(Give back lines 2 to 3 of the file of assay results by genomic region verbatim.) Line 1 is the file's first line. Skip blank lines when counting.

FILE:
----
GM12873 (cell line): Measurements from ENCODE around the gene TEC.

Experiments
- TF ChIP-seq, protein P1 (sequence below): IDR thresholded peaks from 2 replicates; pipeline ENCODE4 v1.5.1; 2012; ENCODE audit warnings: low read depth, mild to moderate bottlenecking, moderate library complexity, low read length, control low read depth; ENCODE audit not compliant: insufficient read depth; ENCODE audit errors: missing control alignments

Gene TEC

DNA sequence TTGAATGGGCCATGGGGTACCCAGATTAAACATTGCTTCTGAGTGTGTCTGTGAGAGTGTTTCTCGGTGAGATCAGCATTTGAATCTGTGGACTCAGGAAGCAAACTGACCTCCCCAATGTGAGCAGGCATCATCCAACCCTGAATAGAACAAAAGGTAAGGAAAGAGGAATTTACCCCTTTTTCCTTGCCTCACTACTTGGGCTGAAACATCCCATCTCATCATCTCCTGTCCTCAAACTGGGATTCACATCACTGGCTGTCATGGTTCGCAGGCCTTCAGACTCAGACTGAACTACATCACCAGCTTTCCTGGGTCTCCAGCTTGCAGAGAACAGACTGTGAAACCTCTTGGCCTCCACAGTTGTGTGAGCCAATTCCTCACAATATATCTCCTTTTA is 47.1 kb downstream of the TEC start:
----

Experiments
- TF ChIP-seq, protein P1 (sequence below): IDR thresholded peaks from 2 replicates; pipeline ENCODE4 v1.5.1; 2012; ENCODE audit warnings: low read depth, mild to moderate bottlenecking, moderate library complexity, low read length, control low read depth; ENCODE audit not compliant: insufficient read depth; ENCODE audit errors: missing control alignments